Vacation is a great way to unwind and regenerate. Taking several shorter vacations may provide you with more relief than waiting all year to get away for one treat. The anticipation of a respite helps make the days go by faster, and the more good things you have to look forward to the better you will feel.
Consider getaway weekends if you can’t schedule full weeks. Anytime away from the practice is recuperative.
Altered hours are a fabulous way to defeat the monotony of your routine. If you know that every Monday is a long hectic day, you begin to dread Monday. If surgery days are stressful, and Tuesday is surgery day… you get the idea. By having altered days and weeks, you can avoid preconceived anxiety. Consider making an A week and a B week with enough variety to keep you out of a rut.
Avoid high-stress, time-consuming, expensive hobbies. Sports, meditation, yoga and maintaining a regular fitness program will do wonders for dealing with stress and provide you with a healthy outlet. All too often, healthcare providers have so little time for themselves that they neglect their own health. Don’t let high school gym be the last time you had a cardiovascular workout.
Consider avoiding dangerous hobbies and sports like motorcycling, mountain climbing, and full contact football. While some of you require intensity in your lives, the injuries from high-risk hobbies can ruin your career.
You can get much relief from stress on the racquetball, tennis, or basketball court, or by playing hockey or softball. Develop hobbies and sports skills you can continue with advancing age. You aren’t going to be playing “rough touch” forever. A round of golf may be there for you once your knees can no longer tolerate a game of tennis. Golf can be so time-consuming that it may not be right for you early on when you begin practice, but as you consider slowing down, it can offer a great getaway from the stresses of practice.
Learning some simple relaxation techniques could be the difference between an extended or shortened career. While it may be nice, you don’t have to take a formal course to learn meditation. You do, however, have to take the time to utilize whatever techniques you choose.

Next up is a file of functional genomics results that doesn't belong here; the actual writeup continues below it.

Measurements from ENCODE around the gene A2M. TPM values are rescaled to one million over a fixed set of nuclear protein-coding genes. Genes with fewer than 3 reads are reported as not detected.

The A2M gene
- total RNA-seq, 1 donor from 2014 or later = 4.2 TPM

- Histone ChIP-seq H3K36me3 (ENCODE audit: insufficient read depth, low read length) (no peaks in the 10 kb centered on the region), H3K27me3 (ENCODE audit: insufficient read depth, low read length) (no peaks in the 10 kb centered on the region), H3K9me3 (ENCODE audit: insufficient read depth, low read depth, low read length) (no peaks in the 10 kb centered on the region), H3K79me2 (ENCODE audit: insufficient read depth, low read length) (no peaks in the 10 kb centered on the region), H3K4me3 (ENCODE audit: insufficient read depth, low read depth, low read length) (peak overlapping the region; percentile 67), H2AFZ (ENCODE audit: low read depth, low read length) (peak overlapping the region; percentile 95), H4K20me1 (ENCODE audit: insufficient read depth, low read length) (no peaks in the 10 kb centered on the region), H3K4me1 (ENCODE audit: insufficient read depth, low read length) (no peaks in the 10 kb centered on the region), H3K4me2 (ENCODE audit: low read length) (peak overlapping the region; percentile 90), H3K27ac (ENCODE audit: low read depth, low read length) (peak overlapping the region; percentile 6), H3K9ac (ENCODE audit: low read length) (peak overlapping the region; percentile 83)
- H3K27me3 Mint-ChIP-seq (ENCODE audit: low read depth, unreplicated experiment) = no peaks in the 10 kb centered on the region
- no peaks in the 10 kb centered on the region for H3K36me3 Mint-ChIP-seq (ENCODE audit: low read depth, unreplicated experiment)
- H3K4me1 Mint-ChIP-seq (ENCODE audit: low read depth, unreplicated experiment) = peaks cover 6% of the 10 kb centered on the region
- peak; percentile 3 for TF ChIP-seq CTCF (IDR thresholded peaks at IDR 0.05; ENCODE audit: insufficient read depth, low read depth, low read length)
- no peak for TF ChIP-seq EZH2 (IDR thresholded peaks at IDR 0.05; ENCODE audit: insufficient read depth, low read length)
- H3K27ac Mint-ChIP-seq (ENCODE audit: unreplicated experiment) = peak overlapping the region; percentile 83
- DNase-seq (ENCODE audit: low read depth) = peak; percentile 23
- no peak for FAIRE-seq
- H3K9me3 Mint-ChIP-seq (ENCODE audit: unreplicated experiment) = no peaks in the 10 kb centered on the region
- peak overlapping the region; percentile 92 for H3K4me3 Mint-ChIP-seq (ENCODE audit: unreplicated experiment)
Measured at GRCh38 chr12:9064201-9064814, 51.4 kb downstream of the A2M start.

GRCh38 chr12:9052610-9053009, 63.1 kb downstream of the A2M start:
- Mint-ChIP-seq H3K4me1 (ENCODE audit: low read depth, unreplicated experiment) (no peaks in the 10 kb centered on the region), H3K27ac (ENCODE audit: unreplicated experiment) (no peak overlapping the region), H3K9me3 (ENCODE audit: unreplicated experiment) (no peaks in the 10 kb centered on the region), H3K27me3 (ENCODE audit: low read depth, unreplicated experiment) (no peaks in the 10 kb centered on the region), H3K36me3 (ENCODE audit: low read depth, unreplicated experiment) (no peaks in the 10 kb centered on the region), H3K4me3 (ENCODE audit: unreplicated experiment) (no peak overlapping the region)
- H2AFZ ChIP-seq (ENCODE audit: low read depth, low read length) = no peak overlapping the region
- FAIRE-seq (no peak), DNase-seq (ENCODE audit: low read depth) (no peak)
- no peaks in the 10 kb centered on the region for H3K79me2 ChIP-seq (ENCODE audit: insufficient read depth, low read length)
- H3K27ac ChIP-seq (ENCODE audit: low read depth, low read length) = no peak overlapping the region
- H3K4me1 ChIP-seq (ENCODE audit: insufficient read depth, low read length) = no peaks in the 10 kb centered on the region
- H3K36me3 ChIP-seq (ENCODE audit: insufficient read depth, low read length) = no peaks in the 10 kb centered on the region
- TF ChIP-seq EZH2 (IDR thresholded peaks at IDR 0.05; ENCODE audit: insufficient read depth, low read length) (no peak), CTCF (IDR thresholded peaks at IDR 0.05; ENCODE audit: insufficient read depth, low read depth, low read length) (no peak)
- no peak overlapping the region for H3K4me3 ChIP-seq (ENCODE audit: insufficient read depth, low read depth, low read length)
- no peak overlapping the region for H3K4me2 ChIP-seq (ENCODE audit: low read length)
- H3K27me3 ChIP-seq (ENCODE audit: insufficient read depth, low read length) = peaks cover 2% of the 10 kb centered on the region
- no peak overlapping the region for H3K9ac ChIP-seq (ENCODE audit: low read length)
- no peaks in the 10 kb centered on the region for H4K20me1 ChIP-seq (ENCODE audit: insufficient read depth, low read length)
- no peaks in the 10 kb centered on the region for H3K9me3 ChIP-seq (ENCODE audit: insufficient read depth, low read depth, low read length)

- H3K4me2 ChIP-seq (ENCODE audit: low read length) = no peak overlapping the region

Yoga offers both physical and mental benefits. By taking time to relax and go into the various poses you rest your mind, and the poses themselves stretch the muscles and joints to keep you flexible and fit. Like meditation, you don’t have to take formal courses, but some guidance will be helpful. Unless you really get into yoga, you don’t have to strive for the exotic poses that take much practice and extended training. It may be best to learn a few simple poses that help with your particular physical stresses. If you have a bad back, learn poses that stretch the back. Look for meditative yoga classes in your area for a less physically demanding activity.
You can also consider utilizing some basic physical therapy stretches. Anyone who has had physical therapy knows they teach many stretches that help with rehabilitation. Keep doing those that let you maintain flexibility and relieve pain.
Psychotherapy is needed when you recognize you no longer deal effectively with your stresses. While the techniques noted should keep you from getting to this point, there may come a time in your life when you need to talk with a professional. One of the biggest problems is denial or an inability to see that you need psychotherapy.
Healthcare practitioners have some of the highest rates of alcohol and drug abuse, and a high suicide rate, which shows that dealing with sick people may take a toll you didn’t expect when you chose this profession. Don’t let yourself fall into substance abuse or succumb to untreated depression. You’d never ignore the signs in your patients and you shouldn’t ignore the signs in yourself. Self destructive behavior should not be an option.
Robert M. Fleisher, DMD, Atlantic City, NJ, graduated from Temple University School of Dental Medicine in 1974 and received his certificate in endodontics from The University of Pennsylvania in 1976. He taught at Temple University and The University of Pennsylvania and is now a member of the Affiliate Attending Staff – Albert Einstein Medical Center, Department of Dental Medicine, Division of Endodontics, Philadelphia, PA. Dr. Fleisher is the founding partner of Endodontics Limited, P.C., one of the larger endodontic practices in the United States. After retiring from practice, he devotes his time to writing about practice management, aging and health issues, and fiction with a medical bent. This article is an excerpt from his soon to be published book, Bedside Manner - How to Gain Your Patients’ Respect, Love & Loyalty. He can be reached at